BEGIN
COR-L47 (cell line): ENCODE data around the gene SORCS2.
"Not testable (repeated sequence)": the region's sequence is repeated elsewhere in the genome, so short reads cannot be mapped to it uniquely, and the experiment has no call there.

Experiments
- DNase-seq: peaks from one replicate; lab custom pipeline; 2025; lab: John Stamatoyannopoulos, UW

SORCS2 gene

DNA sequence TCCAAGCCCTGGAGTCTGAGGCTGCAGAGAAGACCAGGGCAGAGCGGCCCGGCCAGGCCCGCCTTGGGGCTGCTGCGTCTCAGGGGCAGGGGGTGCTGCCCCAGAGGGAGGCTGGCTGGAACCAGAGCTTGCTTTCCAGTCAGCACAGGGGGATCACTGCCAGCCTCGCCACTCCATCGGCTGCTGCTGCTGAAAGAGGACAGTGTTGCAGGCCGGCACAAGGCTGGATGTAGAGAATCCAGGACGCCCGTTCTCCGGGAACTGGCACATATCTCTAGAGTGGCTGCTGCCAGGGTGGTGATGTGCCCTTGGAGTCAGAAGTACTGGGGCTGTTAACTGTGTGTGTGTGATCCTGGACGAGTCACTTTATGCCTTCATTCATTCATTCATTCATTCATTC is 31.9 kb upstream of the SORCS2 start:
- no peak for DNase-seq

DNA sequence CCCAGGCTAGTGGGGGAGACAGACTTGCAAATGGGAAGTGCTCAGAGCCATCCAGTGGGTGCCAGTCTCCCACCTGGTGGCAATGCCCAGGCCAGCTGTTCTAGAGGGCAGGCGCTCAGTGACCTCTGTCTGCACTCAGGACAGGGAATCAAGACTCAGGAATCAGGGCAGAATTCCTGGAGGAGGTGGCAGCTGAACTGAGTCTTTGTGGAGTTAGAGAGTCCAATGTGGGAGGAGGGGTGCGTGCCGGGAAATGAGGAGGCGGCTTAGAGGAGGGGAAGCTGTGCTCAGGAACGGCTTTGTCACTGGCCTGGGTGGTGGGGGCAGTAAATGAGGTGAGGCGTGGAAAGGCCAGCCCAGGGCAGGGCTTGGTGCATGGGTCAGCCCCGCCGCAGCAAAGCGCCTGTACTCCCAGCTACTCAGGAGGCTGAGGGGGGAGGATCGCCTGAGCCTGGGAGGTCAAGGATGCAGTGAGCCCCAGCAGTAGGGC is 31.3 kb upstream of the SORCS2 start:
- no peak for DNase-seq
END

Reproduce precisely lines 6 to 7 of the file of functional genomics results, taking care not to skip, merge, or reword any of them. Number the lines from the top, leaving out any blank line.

DNA sequence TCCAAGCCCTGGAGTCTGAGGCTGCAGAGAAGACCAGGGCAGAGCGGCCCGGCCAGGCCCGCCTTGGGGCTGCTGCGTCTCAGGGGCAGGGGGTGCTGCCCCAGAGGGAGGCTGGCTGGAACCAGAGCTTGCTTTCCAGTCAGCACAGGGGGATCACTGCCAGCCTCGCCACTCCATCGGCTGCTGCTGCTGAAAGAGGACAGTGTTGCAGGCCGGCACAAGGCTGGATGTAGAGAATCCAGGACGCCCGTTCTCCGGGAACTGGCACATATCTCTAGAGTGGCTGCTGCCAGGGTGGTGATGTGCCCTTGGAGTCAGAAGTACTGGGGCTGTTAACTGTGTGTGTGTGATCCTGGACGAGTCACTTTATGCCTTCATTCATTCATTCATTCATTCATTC is 31.9 kb upstream of the SORCS2 start:
- no peak for DNase-seq